Timing is everything. Here are a few ideas to break it down so you are kicking butt throughout your entire workout!
Before a workout:
- Have the right ratio of 3:1 or 4:1 carbs/protein.
- Drink some caffeine if you can tolerate it.
- Fuel with natural, non-starchy carbs such as sprouted grains, dates, raw honey .
- Add a small amount of good fat to sustain you. My favorite? Coconut oil. The liver treats it similarly to glucose, a carbohydrate, and it provides delicious energy to power you through.
- Try supplementing with maca, chia seeds, or green powder to help push you that extra mile.
During a workout:
- If you sweat a lot, add some sea salt to your water to help replenish.
- Take in 4-6 oz of water for every 10-20 minutes of exercise.
- Replenish with liquids or gels, gels more for longer bouts of sustained training.
- Add a sports drink or similar product for workouts that last over an hour and that involve excessive sweating.
Following a workout:
- When to eat and drink is just as important as what you are eating and drinking- refuel within the hour after your training, ideally 0 to 30 minutes afterwards. Focus on a 4 to 1 ratio of carbs to protein with minimal fat for proper replenishment of your glycogen stores. You are looking to replenish your glycogen stores so that you are maximally ready for your next workout. The most optimal time for glycogen replenishment is that 30 minute window.
- Nourish your adrenal glands by taking 1 tsp of maca in your recovery meal.
- Add a heaping 1/8 tsp of sea salt (or 500 milligrams) to 16 oz of fluid. After longer exercise or more intense and aggressive exercise, you may be sweating pretty profusely. Your electrolytes need to be replenished. This will do the trick.
What is my take on chocolate milk? Many athletes are mistaken or unsure about what to eat after a workout. People are fond of believing that a glass of chocolate milk is the perfect post-workout meal. Although it has a good carb-to-protein ratio and is effective in electrolyte replenishing, and can provide you with the sugar to restore your glycogen levels, chocolate milk usually brings with it high-fructose corn syrup and many downsides of dairy products. There are many people who are sensitive to dairy and do not even realize it. I believe it is a potential recovery drink, but I also think that you have to be super choosy with the ingredients used in that chocolate milk!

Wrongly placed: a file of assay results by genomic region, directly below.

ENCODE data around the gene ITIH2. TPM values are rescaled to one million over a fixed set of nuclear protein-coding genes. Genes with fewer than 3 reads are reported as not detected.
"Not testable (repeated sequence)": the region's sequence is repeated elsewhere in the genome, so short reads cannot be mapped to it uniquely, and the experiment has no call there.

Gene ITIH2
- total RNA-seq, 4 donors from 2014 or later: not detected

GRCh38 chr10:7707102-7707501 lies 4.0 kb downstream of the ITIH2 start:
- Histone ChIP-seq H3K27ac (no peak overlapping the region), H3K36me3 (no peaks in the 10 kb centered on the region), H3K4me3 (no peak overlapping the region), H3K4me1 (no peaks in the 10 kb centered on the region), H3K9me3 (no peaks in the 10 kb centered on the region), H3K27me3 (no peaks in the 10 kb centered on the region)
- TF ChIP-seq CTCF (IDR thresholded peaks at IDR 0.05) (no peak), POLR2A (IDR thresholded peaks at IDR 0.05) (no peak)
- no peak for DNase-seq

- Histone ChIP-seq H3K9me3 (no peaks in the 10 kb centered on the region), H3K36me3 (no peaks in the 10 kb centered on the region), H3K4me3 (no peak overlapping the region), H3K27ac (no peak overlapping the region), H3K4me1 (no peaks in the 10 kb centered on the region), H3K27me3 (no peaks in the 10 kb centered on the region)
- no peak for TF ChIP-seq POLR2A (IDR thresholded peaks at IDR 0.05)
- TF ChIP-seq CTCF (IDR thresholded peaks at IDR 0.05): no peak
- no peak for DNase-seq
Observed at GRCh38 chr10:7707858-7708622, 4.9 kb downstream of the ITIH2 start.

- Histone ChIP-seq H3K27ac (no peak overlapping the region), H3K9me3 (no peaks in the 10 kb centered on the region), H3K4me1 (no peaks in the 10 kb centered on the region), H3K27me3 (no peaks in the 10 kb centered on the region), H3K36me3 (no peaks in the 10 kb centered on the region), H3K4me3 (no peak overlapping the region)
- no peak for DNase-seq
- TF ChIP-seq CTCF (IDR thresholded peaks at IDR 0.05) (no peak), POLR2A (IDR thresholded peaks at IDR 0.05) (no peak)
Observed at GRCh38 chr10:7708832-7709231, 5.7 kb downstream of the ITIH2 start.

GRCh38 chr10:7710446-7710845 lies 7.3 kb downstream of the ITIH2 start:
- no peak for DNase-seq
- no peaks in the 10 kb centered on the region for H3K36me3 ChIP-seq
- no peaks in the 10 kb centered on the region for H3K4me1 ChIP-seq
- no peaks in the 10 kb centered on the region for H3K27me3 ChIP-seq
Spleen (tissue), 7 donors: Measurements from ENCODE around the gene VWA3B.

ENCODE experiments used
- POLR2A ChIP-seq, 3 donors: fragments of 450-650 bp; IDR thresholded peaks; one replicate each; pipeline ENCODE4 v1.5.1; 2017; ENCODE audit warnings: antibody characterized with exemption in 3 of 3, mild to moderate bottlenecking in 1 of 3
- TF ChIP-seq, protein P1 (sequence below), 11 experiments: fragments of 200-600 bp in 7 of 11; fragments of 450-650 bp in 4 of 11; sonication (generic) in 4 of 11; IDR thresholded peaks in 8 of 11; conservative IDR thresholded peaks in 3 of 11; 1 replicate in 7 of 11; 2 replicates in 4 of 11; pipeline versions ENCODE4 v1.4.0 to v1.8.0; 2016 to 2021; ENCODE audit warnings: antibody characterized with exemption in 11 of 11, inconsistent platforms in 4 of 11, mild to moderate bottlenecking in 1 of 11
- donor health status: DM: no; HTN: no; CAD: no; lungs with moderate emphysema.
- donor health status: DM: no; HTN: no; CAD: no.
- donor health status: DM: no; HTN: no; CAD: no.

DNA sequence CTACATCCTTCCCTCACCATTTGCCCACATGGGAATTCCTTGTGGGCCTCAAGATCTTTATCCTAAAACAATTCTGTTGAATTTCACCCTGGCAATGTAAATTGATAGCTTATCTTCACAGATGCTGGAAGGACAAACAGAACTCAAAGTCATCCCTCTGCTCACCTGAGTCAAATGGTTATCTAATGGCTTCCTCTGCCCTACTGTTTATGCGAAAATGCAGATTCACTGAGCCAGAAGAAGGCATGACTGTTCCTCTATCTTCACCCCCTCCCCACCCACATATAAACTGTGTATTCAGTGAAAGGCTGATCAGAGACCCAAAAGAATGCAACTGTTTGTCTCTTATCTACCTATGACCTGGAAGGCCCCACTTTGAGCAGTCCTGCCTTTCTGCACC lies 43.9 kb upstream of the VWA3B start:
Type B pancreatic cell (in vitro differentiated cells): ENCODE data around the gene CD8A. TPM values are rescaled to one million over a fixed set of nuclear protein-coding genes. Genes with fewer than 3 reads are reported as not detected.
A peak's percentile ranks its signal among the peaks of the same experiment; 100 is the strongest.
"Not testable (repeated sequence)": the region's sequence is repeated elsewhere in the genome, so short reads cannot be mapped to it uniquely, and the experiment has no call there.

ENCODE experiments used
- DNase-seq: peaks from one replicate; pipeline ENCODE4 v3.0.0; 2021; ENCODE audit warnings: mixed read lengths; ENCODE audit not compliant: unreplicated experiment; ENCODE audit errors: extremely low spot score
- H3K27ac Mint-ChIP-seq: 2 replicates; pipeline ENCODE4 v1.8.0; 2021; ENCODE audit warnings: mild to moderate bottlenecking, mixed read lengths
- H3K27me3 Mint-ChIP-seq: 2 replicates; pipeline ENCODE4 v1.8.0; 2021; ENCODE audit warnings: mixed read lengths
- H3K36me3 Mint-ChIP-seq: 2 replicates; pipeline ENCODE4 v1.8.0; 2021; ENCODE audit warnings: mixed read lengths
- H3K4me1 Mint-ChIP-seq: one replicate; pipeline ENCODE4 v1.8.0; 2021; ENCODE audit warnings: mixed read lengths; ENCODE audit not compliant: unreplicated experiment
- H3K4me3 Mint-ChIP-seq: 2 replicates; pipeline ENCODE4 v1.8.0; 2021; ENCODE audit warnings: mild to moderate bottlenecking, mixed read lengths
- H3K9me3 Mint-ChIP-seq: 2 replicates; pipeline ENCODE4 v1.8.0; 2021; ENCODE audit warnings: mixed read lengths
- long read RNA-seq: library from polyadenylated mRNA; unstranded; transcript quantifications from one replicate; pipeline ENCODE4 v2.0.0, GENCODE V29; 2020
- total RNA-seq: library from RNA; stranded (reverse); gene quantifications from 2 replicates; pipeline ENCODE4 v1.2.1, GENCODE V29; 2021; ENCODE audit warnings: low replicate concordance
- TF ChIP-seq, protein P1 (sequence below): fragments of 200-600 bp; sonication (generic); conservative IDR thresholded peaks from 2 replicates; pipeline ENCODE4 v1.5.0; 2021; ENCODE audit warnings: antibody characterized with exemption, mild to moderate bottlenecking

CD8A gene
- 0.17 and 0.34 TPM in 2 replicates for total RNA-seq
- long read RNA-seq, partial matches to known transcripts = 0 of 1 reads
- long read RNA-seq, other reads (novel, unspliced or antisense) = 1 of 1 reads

Did you find this information helpful and are you bursting at the seams to hear more? I have a surprise for you! On March 9th, 2016 at 6:30 pm, I will be giving a FREE workshop called “Race Day Ready” at Lancaster Orthopedic Group, the Granite Run Office, in Lancaster PA. Here you will find out my own tactics and tips that I personally used to help fuel me during my longer distance training and my regular gym workouts. I will also speak more in depth on training, injury prevention, and workout performance when training for a race. You should be there! Here are the deets…
RACE DAY READY
WEDNESDAY, MARCH 9TH | 6:30pm
LEARN MORE ABOUT:
- Training strategies for strength & endurance, Stretches for performance enhancement, Nutrition to enhance/replenish the runner, Injury Prevention
- Lancaster Orthopedic Group Physical Therapy, 231 Granite Run Drive, Lancaster
- Call: Allison 509-3948
- Email: email@example.com
Take action now! Are you using nutrition and fueling to get the best results you can get from all your hard work during your workouts? If not, use these tips above and find out what works best for you! Do you need some extra inspiration and want to find out more useful tips and tactics for your trainings? Get yourself signed up for the event on March 9th, 2016!
Do you have a success story? If so, I want to hear all about it! Live your life with passion and purpose…